Several problems here. Are you aware of the nitrogen cycle? You should never throw your sponges out as they contain your good bacteria. If you didn’t cycle your tank first, then you will need to do daily water changes to prevent fish from being poisoned. Read this https://www.fishforums.net/threads/cycling-your-new-fresh-water-tank-read-this-first.421488/
Your tank is too small. A single tail goldfish will grow up to a foot and needs a 100 gallon tank. The fancy goldfish needs 20 gallons. Everyone makes these mistakes. Read up on how to cycle your tank. That’s the most important thing right now.
Just because your fish are @alive” now doesn’t mean your tank is cycled. What are your water parameters?Hi Deanasue, my fishes are alive, that means that I know the nitrogen cycle and cycled my aquarium The bacterias in my tank stay under the biological bottom filter too I also use to do Partial Water Changes to reset water parameters like ammonia and nitrate... and I did that... But I'm having the same problem. I took seventy percent of the water...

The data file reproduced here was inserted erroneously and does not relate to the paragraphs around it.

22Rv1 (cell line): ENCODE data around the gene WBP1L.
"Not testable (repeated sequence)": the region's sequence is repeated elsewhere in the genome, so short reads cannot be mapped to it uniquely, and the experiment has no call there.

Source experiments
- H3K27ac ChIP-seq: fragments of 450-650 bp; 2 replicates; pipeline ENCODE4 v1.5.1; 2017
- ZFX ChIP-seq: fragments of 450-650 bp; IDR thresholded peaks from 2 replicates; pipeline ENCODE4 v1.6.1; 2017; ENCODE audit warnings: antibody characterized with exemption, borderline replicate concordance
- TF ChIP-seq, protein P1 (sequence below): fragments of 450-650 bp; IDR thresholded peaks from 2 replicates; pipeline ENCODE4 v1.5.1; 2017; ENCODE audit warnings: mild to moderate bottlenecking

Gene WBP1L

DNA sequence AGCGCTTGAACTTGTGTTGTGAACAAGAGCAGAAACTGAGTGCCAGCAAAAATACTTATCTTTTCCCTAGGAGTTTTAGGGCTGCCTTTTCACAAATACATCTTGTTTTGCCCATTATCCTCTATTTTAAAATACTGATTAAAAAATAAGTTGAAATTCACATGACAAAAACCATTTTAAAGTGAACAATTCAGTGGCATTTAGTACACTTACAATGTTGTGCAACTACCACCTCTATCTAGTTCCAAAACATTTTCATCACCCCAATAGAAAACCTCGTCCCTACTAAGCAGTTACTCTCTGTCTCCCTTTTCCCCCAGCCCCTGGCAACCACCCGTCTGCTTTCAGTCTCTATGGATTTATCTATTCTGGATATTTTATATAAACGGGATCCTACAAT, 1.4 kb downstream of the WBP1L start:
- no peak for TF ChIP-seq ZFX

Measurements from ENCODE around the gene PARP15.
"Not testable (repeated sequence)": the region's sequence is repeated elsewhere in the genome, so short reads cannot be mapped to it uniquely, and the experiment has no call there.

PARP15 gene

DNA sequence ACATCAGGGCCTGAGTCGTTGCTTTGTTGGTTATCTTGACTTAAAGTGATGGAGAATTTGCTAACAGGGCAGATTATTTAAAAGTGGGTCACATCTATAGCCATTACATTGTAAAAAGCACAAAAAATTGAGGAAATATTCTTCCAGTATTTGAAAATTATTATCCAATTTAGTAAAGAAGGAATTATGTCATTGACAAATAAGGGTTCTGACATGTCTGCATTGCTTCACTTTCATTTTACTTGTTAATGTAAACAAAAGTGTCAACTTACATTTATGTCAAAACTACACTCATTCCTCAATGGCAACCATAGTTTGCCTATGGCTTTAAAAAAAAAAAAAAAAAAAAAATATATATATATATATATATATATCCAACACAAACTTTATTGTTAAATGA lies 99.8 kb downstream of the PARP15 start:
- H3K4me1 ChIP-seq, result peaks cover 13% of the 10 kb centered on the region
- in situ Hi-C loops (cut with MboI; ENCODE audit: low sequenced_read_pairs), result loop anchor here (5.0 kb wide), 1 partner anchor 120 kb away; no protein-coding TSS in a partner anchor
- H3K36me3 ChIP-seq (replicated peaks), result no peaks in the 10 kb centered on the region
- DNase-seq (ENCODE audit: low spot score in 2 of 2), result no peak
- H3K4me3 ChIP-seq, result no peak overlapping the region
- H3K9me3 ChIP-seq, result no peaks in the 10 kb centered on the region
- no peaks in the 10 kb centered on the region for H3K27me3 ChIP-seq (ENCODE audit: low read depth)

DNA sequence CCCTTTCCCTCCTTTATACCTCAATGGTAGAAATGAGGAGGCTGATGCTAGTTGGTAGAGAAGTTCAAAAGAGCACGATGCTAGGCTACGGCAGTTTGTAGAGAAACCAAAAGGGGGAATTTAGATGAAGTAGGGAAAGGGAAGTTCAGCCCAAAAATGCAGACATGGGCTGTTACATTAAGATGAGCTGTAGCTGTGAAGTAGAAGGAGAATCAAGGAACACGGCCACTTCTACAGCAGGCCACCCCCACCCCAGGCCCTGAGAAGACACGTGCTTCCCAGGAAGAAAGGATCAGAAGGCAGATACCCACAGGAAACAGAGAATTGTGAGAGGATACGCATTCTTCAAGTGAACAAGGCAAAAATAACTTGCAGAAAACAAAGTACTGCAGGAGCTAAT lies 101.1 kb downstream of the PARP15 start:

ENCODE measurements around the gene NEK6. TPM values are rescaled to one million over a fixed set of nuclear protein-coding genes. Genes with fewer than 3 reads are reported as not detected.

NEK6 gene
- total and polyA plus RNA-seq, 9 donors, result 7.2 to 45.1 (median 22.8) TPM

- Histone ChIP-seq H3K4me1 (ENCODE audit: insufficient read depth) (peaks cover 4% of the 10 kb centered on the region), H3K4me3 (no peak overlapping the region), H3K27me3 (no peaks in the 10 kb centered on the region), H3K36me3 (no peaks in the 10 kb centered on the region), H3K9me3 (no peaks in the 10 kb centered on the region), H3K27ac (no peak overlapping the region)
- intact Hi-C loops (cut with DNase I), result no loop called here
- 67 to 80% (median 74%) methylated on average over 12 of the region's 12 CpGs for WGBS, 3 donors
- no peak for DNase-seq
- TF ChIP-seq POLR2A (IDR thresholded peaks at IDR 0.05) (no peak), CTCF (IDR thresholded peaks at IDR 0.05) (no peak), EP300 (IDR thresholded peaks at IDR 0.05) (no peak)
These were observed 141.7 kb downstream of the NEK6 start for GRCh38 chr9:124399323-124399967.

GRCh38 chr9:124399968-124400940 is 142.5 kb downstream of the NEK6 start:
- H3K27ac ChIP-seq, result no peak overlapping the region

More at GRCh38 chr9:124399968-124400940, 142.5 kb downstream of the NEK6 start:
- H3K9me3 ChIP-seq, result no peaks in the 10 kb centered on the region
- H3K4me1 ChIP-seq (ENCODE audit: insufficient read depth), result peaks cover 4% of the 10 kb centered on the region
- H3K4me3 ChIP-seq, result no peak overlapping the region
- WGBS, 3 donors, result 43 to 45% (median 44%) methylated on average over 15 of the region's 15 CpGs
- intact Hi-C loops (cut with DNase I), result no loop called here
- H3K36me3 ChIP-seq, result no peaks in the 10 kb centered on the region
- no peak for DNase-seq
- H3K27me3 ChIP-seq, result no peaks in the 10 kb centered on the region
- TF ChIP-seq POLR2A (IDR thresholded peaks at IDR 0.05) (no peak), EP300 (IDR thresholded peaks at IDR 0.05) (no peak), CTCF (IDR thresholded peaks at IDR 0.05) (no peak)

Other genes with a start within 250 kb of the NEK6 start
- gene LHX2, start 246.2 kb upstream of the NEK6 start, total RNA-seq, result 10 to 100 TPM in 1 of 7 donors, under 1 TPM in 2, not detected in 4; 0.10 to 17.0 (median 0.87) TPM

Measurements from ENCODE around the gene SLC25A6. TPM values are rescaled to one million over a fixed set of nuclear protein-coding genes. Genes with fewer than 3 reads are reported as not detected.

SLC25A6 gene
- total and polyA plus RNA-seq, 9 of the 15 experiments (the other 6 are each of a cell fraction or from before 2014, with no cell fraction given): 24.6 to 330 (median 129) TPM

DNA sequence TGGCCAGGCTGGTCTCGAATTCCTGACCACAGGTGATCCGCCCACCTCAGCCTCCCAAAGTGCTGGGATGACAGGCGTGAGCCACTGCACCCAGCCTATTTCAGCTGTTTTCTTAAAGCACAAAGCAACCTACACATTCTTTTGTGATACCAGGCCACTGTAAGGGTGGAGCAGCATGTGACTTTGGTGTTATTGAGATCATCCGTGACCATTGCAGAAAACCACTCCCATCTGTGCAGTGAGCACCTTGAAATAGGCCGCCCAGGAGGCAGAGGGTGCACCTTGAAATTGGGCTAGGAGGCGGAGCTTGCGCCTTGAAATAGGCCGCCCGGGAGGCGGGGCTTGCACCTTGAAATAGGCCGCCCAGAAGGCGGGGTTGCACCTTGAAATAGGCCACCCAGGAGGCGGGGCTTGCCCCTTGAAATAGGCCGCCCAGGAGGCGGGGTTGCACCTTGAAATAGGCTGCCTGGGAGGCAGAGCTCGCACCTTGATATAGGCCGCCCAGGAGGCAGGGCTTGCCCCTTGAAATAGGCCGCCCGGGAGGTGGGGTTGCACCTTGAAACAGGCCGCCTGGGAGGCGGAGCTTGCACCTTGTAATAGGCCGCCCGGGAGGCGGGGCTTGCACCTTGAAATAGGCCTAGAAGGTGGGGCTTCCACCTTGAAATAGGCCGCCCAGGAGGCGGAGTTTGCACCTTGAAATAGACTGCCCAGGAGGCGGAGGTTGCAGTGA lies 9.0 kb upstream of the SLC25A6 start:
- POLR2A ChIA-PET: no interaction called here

Hi Deanasue, I cycled my aquarium by using a biological accelerator and not using a pump, I didn't do any test (ammonia, nitrite, nitrate) because I don't have them (waste of money).Just because your fish are @alive” now doesn’t mean your tank is cycled. What are your water parameters?
As @Colin_T mentioned, cloudy water is most often a simple bacteria bloom resulting from excess organics in the water. They will most often clear in a day or two, so the answer is patience...but the tank maintenance and reduced feeding advice previously given is sound.
I don't like commercial clarify products that bind smaller particles so they are more easily filtered out. These are hard on fish gills, and do little for a bacterial bloom.
Btw, what is that substrate?
"If it’s a bacteria bloom, the simple answer is patience. Although it may look bad, the cloudy water typically isn’t harmful to the fish. In time, the water will clear on it’s own as bacterial populations settle down and a balance returns in the tank eco system."